This article was originally published by Radio Free Europe/Radio Liberty and is reprinted with permission.
Late last month, the authorities in Serbia refused to extend the long-term residency there of St. Petersburg district councilman Vladimir Volokhonsky.
An outspoken opponent of the Kremlin’s February 2022 full-scale invasion of neighboring Ukraine, Volokhonsky has lived in the Balkan country for more than one year. He and two other émigré Russians are the co-founders of the Russian Democratic Society, which regular holds events to protest Russian President Vladimir Putin’s policies.
“I don’t think they will send me away from here,” Volokhonsky told RFE/RL when asked whether he fears extradition to Russia, where increasingly anti-war dissent is being punished with long prison terms. “Serbia, after all, remains a country that more or less observes normal procedures and extradition from here is a complicated matter.”
However, he said, border officials recently tried to prevent him from reentering Serbia after a trip abroad. Although his lawyer was able to secure his admission and is filing an appeal against the refusal to extend his residency permit, Volokhonsky worries that such tactics could be the result of backdoor pressure by Russian security forces targeting dissidents.
“How extensively the practice of refusing residence extensions and blocking entry into the country will be extended to lesser-known activists remains to be seen,” he said.
As the full-scale war in Ukraine continues into its second year with no clear end in sight, many of the anti-war Russians who fled the country in the early days of the invasion — particularly those who fled to former Soviet countries like Armenia, Kyrgyzstan, and Kazakhstan or to countries with persistent links to Putin’s government like Serbia, Turkey, or the United Arab Emirates (U.A.E.) — see worrying signs that Moscow may be pressuring their host governments to force dissidents to return and face retribution.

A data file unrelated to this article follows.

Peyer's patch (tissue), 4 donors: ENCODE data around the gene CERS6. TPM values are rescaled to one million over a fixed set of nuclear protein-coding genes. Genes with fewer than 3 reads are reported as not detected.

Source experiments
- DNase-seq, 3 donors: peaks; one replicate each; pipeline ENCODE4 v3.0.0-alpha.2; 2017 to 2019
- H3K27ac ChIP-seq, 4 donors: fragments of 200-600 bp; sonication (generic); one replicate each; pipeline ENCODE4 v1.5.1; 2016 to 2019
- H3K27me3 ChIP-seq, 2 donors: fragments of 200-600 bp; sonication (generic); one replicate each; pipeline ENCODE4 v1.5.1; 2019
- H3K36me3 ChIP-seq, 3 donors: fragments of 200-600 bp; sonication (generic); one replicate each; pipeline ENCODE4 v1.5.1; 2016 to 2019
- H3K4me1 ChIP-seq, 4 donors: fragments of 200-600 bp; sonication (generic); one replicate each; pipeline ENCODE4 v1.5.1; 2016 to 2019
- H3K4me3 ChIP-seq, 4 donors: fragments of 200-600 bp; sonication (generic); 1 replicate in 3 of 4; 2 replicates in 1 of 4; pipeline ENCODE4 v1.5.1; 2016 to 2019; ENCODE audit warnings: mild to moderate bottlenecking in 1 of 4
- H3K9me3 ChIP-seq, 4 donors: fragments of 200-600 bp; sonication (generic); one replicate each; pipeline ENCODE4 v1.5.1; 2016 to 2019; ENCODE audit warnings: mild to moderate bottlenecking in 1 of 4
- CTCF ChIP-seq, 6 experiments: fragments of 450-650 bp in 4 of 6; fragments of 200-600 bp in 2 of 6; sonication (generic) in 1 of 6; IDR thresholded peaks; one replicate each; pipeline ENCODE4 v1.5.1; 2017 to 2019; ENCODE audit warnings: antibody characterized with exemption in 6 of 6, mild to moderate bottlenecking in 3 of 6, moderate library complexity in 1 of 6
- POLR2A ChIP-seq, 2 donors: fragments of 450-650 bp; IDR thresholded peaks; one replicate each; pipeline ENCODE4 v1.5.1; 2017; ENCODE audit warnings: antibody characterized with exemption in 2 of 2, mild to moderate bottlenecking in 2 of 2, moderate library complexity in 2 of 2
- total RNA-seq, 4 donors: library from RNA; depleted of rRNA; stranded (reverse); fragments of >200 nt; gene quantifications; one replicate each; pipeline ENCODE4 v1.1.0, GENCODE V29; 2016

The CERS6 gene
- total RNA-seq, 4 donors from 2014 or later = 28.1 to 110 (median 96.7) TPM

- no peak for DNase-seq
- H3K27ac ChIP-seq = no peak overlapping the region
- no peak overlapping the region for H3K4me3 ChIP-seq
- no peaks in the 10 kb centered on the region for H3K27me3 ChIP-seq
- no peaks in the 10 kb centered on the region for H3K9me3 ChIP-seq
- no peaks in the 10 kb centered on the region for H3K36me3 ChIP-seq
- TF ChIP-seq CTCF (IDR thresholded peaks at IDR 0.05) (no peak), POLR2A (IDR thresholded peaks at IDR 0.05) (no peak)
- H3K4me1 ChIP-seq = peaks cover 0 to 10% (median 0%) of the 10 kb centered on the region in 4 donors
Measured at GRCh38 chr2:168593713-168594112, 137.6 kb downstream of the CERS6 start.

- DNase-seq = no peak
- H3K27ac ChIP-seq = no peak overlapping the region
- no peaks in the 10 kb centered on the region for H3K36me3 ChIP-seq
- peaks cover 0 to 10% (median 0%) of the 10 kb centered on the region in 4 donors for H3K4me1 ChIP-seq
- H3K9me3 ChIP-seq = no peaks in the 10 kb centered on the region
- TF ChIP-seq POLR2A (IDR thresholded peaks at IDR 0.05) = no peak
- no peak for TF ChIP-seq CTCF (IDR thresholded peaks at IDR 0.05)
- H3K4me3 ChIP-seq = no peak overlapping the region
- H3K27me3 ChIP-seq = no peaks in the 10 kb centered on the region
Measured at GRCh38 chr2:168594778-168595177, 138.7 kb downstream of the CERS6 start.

“If a person has been declared a ‘foreign agent’ [by Russia] or is connected with an organization that has been labeled ‘extremist’ or ‘undesirable,’ I would recommend that they make their way to Europe at the first possibility,” said Artyom Vazhenkov, a former coordinator of the banned Open Russia foundation who has been in exile since 2021. After initially escaping to Georgia, he has since settled in Germany.
‘It Is Unimaginable’
Early last month, several pro-Kremlin Telegram channels reported that the Kremlin had reached “several confidential agreements” with the U.A.E., “including about fugitives hiding in the U.A.E. who are of interest in one way or another to the FSB,” the report stated, referring to Russia’s domestic security agency, the Federal Security Service. “They include the activization of various mechanisms for their relocation to the Russian Federation.”
“So far Moscow has agreed on mechanisms for the return of criminals and activists with the U.A.E., Kazakhstan, Kyrgyzstan, and Armenia,” the report continues. “Soon the mechanisms will begin working with Turkey, Georgia, and Mongolia.”
Negotiations are also under way, according to the report, with Serbia and Thailand.
“It can be supposed that by this means the information space is being ‘cleaned’ ahead of the presidential election to minimize threats from outside for, shall we say, the main candidate,” it added, referring to Russia’s March 2024 presidential election in which Putin is expected to seek and win a fifth term as president. The purported effort, the report added, is being coordinated by the Russian presidential administration.